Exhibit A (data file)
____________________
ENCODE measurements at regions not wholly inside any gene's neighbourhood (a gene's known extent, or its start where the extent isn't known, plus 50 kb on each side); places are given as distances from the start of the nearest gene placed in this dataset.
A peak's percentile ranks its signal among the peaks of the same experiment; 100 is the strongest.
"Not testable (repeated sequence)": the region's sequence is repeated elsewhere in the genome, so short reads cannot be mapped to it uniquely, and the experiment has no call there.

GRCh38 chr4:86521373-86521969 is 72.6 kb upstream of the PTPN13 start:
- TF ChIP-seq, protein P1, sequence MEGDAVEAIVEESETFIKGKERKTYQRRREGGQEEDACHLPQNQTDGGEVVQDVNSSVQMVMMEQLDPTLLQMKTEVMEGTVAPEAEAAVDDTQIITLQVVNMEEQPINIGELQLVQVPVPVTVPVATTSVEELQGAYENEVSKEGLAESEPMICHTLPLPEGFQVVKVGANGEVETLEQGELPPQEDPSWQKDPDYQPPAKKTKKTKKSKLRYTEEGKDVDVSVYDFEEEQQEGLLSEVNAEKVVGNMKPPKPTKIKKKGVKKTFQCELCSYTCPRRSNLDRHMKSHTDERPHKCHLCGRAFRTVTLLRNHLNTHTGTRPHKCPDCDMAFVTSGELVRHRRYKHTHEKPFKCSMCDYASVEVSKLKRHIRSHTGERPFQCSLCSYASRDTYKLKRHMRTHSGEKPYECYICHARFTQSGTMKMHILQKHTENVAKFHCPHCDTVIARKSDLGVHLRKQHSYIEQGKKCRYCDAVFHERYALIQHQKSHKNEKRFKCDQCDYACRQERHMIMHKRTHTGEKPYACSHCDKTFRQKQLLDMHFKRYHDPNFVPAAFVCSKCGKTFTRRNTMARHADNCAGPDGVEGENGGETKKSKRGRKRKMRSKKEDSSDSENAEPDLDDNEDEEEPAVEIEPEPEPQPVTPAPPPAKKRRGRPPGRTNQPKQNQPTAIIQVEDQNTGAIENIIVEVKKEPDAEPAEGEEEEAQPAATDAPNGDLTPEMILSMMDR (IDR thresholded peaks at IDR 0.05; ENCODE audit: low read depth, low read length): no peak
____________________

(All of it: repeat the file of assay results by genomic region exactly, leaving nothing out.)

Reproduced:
ENCODE measurements at regions not wholly inside any gene's neighbourhood (a gene's known extent, or its start where the extent isn't known, plus 50 kb on each side); places are given as distances from the start of the nearest gene placed in this dataset.
A peak's percentile ranks its signal among the peaks of the same experiment; 100 is the strongest.
"Not testable (repeated sequence)": the region's sequence is repeated elsewhere in the genome, so short reads cannot be mapped to it uniquely, and the experiment has no call there.

GRCh38 chr4:86521373-86521969 is 72.6 kb upstream of the PTPN13 start:
- TF ChIP-seq, protein P1, sequence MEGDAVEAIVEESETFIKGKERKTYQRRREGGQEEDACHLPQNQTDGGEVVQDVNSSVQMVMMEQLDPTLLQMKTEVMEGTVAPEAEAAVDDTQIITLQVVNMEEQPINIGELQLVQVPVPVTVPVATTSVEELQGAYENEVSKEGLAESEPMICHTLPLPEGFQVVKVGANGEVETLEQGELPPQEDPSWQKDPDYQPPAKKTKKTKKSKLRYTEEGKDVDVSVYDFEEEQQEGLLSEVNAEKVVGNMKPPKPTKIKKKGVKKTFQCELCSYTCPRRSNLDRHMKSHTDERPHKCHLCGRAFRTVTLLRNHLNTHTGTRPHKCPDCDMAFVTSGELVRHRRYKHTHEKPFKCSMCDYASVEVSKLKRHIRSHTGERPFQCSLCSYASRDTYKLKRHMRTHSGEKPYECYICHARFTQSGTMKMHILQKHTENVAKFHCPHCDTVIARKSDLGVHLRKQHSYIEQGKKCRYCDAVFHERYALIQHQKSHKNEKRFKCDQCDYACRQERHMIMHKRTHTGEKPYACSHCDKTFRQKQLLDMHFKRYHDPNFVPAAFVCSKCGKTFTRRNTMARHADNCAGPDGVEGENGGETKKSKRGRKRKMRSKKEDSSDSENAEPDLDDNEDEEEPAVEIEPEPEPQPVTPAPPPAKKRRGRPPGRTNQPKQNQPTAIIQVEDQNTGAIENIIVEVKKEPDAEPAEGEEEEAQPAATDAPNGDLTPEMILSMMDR (IDR thresholded peaks at IDR 0.05; ENCODE audit: low read depth, low read length): no peak